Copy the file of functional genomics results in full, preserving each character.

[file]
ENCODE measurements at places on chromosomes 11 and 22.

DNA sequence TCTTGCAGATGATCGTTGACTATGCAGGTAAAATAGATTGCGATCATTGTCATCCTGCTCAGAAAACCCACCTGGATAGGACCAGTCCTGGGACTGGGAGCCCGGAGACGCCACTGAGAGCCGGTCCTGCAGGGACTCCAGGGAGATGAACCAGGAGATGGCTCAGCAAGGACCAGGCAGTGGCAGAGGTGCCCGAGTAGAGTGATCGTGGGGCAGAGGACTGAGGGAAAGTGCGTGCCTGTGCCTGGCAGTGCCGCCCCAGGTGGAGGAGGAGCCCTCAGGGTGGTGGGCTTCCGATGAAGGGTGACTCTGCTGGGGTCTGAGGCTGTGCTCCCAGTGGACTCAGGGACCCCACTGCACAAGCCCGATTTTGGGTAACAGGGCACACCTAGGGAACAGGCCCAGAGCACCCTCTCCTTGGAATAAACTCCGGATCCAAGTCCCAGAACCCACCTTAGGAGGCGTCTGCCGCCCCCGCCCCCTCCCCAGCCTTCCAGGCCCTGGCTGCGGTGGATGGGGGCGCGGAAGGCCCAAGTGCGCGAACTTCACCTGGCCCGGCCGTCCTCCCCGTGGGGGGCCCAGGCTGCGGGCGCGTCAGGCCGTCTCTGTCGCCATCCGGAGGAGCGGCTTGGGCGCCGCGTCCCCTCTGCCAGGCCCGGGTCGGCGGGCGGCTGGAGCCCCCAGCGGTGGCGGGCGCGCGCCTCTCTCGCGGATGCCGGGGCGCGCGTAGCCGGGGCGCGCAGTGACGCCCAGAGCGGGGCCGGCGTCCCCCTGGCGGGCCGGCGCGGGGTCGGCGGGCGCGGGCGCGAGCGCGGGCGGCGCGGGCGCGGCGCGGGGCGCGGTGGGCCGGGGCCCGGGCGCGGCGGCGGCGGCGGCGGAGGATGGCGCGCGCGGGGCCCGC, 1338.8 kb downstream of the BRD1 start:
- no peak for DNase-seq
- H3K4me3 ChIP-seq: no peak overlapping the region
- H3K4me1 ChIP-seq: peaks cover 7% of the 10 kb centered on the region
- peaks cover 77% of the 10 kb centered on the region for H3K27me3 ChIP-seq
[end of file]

ENCODE measurements at places on chromosomes 11 and 22.

DNA sequence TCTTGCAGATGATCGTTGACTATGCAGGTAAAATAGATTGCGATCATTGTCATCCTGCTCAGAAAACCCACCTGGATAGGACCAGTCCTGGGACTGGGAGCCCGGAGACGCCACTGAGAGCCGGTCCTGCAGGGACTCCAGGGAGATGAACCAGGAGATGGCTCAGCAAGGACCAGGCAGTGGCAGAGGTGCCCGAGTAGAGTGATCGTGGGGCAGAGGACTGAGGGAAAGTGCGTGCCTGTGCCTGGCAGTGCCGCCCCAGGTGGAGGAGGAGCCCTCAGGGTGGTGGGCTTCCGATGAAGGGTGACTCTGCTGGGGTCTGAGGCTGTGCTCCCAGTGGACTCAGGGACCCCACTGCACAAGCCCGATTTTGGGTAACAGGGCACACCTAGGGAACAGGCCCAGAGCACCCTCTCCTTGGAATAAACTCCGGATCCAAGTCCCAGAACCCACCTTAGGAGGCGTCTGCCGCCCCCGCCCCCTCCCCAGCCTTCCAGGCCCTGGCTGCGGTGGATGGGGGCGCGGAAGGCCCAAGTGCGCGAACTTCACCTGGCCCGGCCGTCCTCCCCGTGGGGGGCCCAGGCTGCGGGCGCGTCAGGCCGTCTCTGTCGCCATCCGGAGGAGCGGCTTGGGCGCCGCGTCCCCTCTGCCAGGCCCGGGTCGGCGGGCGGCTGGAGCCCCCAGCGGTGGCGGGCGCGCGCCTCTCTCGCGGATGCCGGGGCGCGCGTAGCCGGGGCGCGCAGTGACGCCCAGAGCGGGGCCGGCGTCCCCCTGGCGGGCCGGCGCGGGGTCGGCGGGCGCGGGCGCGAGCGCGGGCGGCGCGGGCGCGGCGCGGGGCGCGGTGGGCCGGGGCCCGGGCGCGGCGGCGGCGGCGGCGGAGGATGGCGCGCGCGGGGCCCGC, 1338.8 kb downstream of the BRD1 start:
- no peak for DNase-seq
- H3K4me3 ChIP-seq: no peak overlapping the region
- H3K4me1 ChIP-seq: peaks cover 7% of the 10 kb centered on the region
- peaks cover 77% of the 10 kb centered on the region for H3K27me3 ChIP-seq